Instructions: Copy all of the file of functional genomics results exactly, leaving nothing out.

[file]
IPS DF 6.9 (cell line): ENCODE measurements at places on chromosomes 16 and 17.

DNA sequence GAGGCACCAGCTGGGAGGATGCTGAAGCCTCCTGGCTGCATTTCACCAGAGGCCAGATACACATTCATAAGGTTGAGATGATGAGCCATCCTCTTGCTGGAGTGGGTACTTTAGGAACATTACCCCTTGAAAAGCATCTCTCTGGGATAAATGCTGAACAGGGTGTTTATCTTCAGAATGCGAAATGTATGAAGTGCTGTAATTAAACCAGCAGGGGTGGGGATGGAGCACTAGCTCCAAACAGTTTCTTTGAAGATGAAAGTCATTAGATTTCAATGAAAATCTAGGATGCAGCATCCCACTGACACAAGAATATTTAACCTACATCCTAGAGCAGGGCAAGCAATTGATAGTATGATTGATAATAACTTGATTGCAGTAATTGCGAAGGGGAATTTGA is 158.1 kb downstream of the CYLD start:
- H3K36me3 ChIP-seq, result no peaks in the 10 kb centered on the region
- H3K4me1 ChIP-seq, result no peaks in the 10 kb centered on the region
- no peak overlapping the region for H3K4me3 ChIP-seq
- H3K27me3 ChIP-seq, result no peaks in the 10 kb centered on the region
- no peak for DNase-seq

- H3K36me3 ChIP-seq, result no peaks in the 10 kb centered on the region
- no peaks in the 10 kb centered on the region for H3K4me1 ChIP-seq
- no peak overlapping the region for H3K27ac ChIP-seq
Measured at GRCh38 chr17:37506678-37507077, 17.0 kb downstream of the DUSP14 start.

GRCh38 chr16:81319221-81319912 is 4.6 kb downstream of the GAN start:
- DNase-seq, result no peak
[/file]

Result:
IPS DF 6.9 (cell line): ENCODE measurements at places on chromosomes 16 and 17.

DNA sequence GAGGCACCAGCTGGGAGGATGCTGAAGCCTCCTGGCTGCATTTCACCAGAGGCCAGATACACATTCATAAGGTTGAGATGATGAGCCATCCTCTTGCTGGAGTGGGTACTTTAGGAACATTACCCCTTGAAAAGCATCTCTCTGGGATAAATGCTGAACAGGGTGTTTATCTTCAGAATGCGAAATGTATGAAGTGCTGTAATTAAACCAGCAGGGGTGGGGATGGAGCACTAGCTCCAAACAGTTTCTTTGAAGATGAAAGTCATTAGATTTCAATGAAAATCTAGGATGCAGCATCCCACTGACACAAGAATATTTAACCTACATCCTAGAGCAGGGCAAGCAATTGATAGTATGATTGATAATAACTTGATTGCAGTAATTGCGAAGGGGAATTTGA is 158.1 kb downstream of the CYLD start:
- H3K36me3 ChIP-seq, result no peaks in the 10 kb centered on the region
- H3K4me1 ChIP-seq, result no peaks in the 10 kb centered on the region
- no peak overlapping the region for H3K4me3 ChIP-seq
- H3K27me3 ChIP-seq, result no peaks in the 10 kb centered on the region
- no peak for DNase-seq

- H3K36me3 ChIP-seq, result no peaks in the 10 kb centered on the region
- no peaks in the 10 kb centered on the region for H3K4me1 ChIP-seq
- no peak overlapping the region for H3K27ac ChIP-seq
Measured at GRCh38 chr17:37506678-37507077, 17.0 kb downstream of the DUSP14 start.

GRCh38 chr16:81319221-81319912 is 4.6 kb downstream of the GAN start:
- DNase-seq, result no peak